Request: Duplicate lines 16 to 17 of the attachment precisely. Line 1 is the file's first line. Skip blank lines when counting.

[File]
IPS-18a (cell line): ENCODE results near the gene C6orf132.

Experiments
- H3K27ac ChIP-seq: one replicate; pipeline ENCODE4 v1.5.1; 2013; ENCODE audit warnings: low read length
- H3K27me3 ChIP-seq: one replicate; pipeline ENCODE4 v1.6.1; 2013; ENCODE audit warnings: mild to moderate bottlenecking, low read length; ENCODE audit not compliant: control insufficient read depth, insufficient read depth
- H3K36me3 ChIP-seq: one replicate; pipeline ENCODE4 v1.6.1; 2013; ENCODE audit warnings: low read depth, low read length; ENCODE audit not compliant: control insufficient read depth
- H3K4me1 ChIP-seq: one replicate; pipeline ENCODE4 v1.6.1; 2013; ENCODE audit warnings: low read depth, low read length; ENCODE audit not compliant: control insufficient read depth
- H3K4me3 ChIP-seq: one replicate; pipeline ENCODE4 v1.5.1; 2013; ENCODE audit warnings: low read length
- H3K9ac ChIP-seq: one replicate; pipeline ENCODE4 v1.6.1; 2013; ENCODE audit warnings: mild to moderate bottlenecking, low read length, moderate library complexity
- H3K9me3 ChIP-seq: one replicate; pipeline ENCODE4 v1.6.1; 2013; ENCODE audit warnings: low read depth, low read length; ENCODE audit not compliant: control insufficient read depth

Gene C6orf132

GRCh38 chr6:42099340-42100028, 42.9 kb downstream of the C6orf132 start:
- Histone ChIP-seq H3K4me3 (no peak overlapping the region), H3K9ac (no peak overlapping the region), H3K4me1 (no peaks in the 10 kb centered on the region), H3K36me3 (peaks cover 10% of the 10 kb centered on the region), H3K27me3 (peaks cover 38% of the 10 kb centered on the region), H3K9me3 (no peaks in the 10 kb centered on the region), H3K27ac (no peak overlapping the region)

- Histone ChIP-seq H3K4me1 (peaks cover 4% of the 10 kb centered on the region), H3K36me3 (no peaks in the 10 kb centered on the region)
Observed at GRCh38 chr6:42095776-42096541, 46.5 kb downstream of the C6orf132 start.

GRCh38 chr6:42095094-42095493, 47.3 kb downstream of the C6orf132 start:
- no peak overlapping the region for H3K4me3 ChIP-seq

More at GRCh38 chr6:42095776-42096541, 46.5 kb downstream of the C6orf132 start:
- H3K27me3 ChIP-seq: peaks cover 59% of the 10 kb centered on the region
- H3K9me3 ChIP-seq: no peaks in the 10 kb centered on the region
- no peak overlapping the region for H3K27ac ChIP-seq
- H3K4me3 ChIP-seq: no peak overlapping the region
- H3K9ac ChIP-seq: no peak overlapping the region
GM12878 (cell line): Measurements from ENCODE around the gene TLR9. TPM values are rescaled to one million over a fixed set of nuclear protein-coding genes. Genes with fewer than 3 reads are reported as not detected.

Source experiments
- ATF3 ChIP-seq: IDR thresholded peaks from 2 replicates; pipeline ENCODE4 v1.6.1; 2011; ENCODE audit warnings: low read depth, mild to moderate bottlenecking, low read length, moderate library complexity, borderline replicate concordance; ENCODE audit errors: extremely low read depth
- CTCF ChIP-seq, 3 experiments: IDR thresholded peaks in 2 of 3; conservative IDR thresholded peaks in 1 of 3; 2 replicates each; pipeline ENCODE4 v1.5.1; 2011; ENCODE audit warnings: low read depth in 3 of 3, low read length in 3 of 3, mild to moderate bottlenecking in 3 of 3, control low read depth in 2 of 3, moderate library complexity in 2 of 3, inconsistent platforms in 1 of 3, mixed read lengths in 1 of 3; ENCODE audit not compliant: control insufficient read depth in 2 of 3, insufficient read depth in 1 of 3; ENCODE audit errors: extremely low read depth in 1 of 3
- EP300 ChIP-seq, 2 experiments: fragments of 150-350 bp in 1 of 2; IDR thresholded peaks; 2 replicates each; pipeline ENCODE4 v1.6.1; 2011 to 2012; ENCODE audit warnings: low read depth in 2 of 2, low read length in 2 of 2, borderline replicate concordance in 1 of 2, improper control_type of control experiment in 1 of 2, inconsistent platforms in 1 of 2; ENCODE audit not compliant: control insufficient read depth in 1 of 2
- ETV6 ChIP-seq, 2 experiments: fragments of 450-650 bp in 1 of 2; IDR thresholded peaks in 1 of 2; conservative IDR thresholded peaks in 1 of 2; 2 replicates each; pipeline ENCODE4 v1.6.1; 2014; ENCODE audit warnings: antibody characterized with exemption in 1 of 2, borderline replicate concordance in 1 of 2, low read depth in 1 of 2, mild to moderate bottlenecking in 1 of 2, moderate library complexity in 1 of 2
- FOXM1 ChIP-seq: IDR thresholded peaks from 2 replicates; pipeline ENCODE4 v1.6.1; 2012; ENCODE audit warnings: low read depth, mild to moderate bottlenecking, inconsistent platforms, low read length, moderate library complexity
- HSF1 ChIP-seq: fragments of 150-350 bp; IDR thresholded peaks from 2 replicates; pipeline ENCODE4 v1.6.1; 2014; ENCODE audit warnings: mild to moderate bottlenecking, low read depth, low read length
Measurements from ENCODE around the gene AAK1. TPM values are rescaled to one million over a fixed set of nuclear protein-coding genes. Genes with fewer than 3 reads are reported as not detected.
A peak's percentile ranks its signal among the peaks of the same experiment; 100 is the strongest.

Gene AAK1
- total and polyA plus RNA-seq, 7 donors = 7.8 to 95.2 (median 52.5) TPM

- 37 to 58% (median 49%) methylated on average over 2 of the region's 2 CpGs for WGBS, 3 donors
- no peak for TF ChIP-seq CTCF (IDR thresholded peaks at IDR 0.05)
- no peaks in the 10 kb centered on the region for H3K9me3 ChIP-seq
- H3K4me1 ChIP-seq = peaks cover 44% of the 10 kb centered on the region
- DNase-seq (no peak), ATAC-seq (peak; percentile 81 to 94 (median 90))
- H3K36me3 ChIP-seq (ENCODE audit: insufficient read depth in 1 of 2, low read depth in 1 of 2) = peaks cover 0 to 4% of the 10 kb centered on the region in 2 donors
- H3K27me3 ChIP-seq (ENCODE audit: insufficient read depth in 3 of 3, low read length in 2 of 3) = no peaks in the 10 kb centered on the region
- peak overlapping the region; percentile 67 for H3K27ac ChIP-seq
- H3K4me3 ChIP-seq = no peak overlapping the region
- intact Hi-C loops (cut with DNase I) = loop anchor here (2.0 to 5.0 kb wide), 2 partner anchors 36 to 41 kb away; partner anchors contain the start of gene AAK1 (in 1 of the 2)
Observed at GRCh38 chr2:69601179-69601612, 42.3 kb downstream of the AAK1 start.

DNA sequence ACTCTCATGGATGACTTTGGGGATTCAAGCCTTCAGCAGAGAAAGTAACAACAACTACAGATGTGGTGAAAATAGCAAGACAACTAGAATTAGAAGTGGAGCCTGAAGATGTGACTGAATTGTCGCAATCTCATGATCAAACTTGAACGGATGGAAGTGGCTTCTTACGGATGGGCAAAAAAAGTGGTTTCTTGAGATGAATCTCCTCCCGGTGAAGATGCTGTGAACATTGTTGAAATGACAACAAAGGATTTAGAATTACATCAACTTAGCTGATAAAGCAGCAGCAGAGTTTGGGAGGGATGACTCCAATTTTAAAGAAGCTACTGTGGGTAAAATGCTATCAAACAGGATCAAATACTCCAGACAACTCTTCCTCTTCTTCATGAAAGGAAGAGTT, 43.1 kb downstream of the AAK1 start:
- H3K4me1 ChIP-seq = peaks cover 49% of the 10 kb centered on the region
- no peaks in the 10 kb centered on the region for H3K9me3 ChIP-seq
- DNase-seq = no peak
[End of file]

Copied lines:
- no peak overlapping the region for H3K4me3 ChIP-seq

More at GRCh38 chr6:42095776-42096541, 46.5 kb downstream of the C6orf132 start: